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This volume analyzes how, why, and when pre-modern Europeans documented their marriages - through property settlements, prenuptial contracts, court testimony, church weddings, and more. The authors consider both the function of documentation in the process of marrying and what the surviving documents say about pre-modern marriage. After analyzing the foundations of Western marriage set by Roman law and Patristic theology, the chapters provide vivid case studies of marital documents and practices in medieval France, England, Iceland, and Ireland, and in Renaissance Florence, Douai, and Geneva.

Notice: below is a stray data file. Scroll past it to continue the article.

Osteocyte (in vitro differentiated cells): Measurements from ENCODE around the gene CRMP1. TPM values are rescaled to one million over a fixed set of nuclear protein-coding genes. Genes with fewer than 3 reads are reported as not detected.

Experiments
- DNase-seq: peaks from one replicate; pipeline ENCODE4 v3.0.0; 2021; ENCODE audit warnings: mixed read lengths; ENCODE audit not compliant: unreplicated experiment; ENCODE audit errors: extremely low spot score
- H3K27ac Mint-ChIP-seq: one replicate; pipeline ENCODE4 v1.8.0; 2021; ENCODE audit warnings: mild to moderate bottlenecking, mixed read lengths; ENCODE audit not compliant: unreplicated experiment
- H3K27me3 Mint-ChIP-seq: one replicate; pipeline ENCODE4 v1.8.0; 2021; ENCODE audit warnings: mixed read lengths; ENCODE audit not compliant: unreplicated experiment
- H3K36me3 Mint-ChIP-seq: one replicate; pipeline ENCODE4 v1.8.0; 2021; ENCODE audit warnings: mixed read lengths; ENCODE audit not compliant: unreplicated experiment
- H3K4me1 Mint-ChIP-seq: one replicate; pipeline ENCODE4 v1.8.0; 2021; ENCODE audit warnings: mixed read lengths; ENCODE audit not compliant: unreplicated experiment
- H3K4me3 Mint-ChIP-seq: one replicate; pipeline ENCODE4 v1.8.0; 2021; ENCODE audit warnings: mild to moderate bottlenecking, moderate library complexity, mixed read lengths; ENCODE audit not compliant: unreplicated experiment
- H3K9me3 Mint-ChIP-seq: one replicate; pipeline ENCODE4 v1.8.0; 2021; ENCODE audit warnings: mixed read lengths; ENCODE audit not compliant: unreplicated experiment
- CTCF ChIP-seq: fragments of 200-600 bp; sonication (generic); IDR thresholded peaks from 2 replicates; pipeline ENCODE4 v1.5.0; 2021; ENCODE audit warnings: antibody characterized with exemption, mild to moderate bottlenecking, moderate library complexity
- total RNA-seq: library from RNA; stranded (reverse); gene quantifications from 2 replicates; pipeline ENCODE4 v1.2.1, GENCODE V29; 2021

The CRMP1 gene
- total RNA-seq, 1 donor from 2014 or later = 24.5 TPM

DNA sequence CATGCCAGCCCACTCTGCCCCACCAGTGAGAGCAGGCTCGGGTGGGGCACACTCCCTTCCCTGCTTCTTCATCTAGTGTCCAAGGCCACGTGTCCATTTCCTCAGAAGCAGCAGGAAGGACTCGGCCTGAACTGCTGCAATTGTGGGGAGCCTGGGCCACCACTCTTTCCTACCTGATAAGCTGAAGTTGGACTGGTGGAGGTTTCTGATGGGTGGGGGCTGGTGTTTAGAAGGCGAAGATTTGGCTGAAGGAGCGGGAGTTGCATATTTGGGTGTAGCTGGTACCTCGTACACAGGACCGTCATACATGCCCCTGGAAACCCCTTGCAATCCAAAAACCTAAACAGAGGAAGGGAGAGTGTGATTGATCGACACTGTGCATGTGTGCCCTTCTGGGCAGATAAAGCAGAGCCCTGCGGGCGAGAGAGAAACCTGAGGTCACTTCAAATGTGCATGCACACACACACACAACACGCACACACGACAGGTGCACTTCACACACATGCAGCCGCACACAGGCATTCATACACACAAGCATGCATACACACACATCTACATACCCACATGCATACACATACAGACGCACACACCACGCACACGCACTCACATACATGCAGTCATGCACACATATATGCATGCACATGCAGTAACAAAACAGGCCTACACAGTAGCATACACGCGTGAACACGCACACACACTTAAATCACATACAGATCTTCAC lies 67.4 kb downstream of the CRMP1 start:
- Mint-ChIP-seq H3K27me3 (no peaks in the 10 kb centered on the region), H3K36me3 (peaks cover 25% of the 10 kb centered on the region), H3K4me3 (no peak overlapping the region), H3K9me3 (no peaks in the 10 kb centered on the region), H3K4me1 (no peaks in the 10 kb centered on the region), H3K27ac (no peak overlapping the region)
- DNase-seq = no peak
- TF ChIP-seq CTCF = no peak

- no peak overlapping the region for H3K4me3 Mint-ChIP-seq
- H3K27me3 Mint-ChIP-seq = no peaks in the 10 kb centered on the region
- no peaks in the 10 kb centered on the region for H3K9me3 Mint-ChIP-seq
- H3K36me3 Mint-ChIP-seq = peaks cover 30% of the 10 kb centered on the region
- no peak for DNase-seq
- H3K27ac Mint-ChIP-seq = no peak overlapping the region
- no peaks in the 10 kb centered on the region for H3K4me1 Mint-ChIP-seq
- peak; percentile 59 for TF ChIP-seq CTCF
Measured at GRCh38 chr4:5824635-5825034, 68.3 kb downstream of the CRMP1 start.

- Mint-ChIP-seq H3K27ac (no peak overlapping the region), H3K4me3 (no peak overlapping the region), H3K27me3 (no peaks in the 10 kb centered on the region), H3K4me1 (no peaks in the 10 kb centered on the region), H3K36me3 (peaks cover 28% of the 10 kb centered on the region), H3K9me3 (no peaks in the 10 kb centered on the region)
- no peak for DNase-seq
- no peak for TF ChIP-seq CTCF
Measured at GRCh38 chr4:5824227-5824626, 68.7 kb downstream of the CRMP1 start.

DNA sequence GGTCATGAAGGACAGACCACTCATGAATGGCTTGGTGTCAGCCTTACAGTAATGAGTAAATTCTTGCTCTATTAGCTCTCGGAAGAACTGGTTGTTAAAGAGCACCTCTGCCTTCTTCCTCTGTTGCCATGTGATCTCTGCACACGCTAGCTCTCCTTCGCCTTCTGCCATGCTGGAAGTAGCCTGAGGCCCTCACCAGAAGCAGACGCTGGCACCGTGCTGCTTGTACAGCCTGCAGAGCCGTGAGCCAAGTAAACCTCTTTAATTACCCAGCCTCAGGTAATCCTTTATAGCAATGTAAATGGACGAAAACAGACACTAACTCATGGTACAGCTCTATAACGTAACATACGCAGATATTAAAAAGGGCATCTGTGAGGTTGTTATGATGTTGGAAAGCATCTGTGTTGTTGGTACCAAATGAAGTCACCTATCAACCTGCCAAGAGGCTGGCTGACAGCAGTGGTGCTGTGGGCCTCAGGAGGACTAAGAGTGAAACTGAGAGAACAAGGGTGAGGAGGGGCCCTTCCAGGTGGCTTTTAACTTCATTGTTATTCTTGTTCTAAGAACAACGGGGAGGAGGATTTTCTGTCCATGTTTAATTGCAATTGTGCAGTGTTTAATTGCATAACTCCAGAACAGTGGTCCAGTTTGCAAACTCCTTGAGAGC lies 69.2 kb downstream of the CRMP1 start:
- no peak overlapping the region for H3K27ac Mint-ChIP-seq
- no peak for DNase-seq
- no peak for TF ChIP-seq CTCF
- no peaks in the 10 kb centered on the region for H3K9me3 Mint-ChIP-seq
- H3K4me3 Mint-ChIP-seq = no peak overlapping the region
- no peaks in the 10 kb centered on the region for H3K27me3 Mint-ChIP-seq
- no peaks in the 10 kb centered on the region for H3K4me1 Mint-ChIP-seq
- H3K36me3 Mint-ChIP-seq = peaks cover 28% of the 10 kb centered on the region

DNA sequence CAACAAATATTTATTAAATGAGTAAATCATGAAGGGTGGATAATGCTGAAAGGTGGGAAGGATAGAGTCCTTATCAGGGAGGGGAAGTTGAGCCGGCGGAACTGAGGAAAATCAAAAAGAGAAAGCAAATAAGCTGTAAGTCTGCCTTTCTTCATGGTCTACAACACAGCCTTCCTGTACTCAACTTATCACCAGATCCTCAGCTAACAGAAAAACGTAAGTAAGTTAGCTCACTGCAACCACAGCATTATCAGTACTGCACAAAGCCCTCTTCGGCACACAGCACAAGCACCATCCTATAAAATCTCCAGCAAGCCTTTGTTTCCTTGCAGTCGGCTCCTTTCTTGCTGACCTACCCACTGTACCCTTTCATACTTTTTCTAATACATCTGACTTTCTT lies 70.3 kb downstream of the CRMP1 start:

1. Marrying and its documentation in pre-modern Europe: consent, celebration, and property Philip L. Reynolds; 2. Marrying and its documentation in later Roman law Judith Evans-Grubbs; 3. Marrying and the tabulae nuptiales in Roman North Africa from Tertullian to Augustine David G. Hunter; 4. Dotal Charters in the Frankish tradition Philip L. Reynolds; 5. Marriage and diplomatics: five Dower Charters from the regions of Laon and Soissons, 1163–81 Laurent Morelle; 6. Marriage agreements from twelfth-century Southern France Cynthia Johnson; 7. Marriage contracts in medieval England R. H. Helmholz; 8. Marriage contracts and the church courts of fourteenth-century England Frederik Pedersen; 9. Marrying and marriage litigation in medieval Ireland Art Cosgrove; 10. Marriage contracts in medieval Iceland Agnes S. Arnórsdóttir; 11. Contracting marriage in Renaissance Florence Thomas J. Kuehn; 12. Marital property law as sociocultural text: the case of late-medieval Douai Martha C. Howell; 13. Marriage contracts, liturgies, and properties in Reformation Geneva John Witte, Jr; Index.